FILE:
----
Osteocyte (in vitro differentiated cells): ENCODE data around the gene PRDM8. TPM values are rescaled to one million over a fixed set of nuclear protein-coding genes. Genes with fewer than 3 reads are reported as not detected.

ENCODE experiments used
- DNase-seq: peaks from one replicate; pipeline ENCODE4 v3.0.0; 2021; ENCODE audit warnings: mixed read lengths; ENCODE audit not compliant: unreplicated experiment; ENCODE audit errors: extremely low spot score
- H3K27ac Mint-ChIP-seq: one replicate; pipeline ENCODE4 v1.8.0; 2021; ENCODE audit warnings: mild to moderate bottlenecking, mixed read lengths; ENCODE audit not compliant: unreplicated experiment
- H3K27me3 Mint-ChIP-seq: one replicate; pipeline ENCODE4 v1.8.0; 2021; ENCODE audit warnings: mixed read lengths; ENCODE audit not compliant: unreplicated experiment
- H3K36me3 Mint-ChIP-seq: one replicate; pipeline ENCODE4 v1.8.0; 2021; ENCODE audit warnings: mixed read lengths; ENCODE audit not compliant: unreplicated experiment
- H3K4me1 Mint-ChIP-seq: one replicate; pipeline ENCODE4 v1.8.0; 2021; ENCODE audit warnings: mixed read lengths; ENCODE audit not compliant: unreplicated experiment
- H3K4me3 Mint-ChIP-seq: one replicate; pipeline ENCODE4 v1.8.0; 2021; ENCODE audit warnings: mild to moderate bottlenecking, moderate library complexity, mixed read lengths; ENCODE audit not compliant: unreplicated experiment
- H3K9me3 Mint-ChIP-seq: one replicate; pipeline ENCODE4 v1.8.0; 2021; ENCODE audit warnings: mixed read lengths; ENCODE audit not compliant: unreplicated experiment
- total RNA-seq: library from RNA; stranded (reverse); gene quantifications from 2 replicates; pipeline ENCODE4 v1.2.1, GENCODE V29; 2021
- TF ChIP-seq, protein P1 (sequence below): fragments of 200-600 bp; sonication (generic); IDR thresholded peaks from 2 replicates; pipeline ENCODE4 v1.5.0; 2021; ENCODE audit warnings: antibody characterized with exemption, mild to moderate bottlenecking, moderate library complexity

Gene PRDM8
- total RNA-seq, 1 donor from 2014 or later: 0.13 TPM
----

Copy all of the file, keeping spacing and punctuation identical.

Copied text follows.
Osteocyte (in vitro differentiated cells): ENCODE data around the gene PRDM8. TPM values are rescaled to one million over a fixed set of nuclear protein-coding genes. Genes with fewer than 3 reads are reported as not detected.

ENCODE experiments used
- DNase-seq: peaks from one replicate; pipeline ENCODE4 v3.0.0; 2021; ENCODE audit warnings: mixed read lengths; ENCODE audit not compliant: unreplicated experiment; ENCODE audit errors: extremely low spot score
- H3K27ac Mint-ChIP-seq: one replicate; pipeline ENCODE4 v1.8.0; 2021; ENCODE audit warnings: mild to moderate bottlenecking, mixed read lengths; ENCODE audit not compliant: unreplicated experiment
- H3K27me3 Mint-ChIP-seq: one replicate; pipeline ENCODE4 v1.8.0; 2021; ENCODE audit warnings: mixed read lengths; ENCODE audit not compliant: unreplicated experiment
- H3K36me3 Mint-ChIP-seq: one replicate; pipeline ENCODE4 v1.8.0; 2021; ENCODE audit warnings: mixed read lengths; ENCODE audit not compliant: unreplicated experiment
- H3K4me1 Mint-ChIP-seq: one replicate; pipeline ENCODE4 v1.8.0; 2021; ENCODE audit warnings: mixed read lengths; ENCODE audit not compliant: unreplicated experiment
- H3K4me3 Mint-ChIP-seq: one replicate; pipeline ENCODE4 v1.8.0; 2021; ENCODE audit warnings: mild to moderate bottlenecking, moderate library complexity, mixed read lengths; ENCODE audit not compliant: unreplicated experiment
- H3K9me3 Mint-ChIP-seq: one replicate; pipeline ENCODE4 v1.8.0; 2021; ENCODE audit warnings: mixed read lengths; ENCODE audit not compliant: unreplicated experiment
- total RNA-seq: library from RNA; stranded (reverse); gene quantifications from 2 replicates; pipeline ENCODE4 v1.2.1, GENCODE V29; 2021
- TF ChIP-seq, protein P1 (sequence below): fragments of 200-600 bp; sonication (generic); IDR thresholded peaks from 2 replicates; pipeline ENCODE4 v1.5.0; 2021; ENCODE audit warnings: antibody characterized with exemption, mild to moderate bottlenecking, moderate library complexity

Gene PRDM8
- total RNA-seq, 1 donor from 2014 or later: 0.13 TPM